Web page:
It's time to repair that leaky roof, the board has decided. The wheels have begun turning, a committee is casting about for bids on the job, and everyone's trying to figure out what the best way is to pay for the work. Now is the time that your board should start thinking about J-51, the city's tax incentive program that can give your building an annual real estate tax abatement when the work is finished. For self-managed boards more accustomed to spending money than receiving it, a J-51 abatement can be a useful tool for financial planning throughout the life of a capital project and beyond.
But J-51s are a tricky business. There are stringent eligibility requirements that must be met for the building and the project, including unit valuations and sales price restrictions that disqualify luxury condos and co-ops. The building can't be in arrears or have any code violations. And the contractor must document and itemize the work done in such a way so as to meet the Department of Housing Preservation and Development's (HPD) standards for J-51 approval. And that's just the beginning.
What that could mean for your co-op is a potential annual reduction of your real estate taxes by thousands of dollars. "We did some major work on the parapet walls, a variety of capital improvements," says Bob Cancellari of Robert Cancellari Realty, the property manager for a 24-unit Greenwich Village co-op that receives an annual J-51 abatement. "It's helped keep the maintenance very moderate."
Ed Tristram, president of Ed Tristram Associates, handled the J-51 application for the co-op and put together a loan package to cover the work. He says the J-51 benefit was crucial for many of the buildings' residents, some of whom had been in the building for many years and would have trouble covering a special assessment to pay for the work. "The J-51 enabled them to make payments on the loan and spread out the cost of the capital improvements," he says.
Can a J-51 be used upfront, when your building is working with a lender? Tristram says J-51s have an indirect effect. "[The J-51] doesn't persuade the lender, [but] it makes them like the project a little bit more," he says. "Obviously a lender likes the idea that the collateral is being improved by a nice, well-funded project and that cash flow is expected."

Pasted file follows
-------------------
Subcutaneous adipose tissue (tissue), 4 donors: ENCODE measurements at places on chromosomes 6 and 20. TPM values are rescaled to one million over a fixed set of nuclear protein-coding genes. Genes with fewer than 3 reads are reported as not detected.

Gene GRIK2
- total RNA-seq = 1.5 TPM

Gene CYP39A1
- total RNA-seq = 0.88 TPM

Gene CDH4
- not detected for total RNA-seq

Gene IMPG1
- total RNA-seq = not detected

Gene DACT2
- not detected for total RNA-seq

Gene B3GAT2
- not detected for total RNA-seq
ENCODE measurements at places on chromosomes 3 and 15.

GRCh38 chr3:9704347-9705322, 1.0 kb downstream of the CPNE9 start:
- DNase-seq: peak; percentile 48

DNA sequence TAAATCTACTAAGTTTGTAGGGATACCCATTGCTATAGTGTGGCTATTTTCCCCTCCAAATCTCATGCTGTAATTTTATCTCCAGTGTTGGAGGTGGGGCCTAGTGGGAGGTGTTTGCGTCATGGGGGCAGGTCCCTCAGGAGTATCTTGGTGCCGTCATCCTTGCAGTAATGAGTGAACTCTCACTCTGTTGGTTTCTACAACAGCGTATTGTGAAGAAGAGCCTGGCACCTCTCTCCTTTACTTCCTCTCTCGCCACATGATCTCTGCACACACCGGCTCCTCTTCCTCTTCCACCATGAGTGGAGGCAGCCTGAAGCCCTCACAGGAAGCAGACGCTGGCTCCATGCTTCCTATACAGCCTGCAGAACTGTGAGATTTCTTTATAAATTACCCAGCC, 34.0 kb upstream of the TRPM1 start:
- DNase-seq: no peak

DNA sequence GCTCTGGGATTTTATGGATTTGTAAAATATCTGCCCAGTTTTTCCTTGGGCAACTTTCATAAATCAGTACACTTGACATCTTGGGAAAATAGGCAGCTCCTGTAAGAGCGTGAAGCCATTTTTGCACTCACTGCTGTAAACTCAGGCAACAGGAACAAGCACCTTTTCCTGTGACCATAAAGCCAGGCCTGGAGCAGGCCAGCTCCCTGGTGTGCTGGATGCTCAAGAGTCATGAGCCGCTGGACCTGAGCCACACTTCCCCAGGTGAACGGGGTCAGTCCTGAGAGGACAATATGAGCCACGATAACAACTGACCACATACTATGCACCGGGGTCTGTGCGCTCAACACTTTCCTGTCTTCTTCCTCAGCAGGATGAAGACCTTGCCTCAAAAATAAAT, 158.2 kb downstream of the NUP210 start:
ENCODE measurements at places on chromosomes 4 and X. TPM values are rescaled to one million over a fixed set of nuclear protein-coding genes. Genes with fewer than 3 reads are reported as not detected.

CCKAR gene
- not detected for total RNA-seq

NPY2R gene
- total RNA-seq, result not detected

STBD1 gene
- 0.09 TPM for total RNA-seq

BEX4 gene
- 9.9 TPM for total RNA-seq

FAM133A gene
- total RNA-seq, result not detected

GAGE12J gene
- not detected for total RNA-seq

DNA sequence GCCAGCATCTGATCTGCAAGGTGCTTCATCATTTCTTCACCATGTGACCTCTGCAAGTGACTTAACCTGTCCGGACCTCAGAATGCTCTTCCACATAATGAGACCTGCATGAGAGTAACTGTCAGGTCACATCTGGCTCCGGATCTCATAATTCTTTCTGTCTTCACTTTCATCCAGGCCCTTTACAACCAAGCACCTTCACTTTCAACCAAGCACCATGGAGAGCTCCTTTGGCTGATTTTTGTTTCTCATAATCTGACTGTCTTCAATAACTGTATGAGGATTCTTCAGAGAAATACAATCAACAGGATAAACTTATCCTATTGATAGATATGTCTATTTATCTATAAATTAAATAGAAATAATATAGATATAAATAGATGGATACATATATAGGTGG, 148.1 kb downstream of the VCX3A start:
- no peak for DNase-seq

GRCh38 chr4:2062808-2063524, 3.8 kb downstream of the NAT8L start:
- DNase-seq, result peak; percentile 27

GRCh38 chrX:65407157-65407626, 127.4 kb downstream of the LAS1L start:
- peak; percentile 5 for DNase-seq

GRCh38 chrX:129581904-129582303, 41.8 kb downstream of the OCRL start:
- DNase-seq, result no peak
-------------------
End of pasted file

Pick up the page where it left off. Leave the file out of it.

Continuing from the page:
When considering a loan, lenders will ask what the projected J-51 benefit is expected to be, but typically they will not include that in their underwriting. The real benefit, he says is for the borrowers who are receiving the benefit. "They can feel pretty darn confident that they're going to be receiving cash flow from the J-51. It will help them pay back the loan. It will help them keep the maintenance lower. If you're doing a project that will give you a $5,000 tax abatement every year for 10.8 years, that's money you'd have to raise from maintenance that you're not going to have to raise."
You can't use a J-51 to pay for a capital project, but you can use the savings in real estate taxes to offset other expenditures. Knowing the projected benefits from a J-51 can help your building with overall financial planning. If your building has to borrow money to pay for a project, then the money saved by the abatement can be applied towards paying off the loan. If your building is paying for the work out of the reserve fund, then the savings should be directed towards refilling the reserves.
Tony Wolf is the board president and co-treasurer in his Chelsea co-op, and also works as the building's property manager. He says his building follows a strict fiscal policy regarding J-51s. "When we get a J-51 situation, we do not use that offset or abatement to decrease maintenance," he notes. "We set the maintenance to pay the full real estate tax. The part that is abated because of J-51 becomes a contribution to reserves." This keeps the co-op's budgets in balance and prepares the building for J-51's expiration. "When the J-51 expires, not only do your real estate taxes go up immediately, but also your improvement now becomes vulnerable to assessment." Lowering your maintenance may only mean raising it later, he says.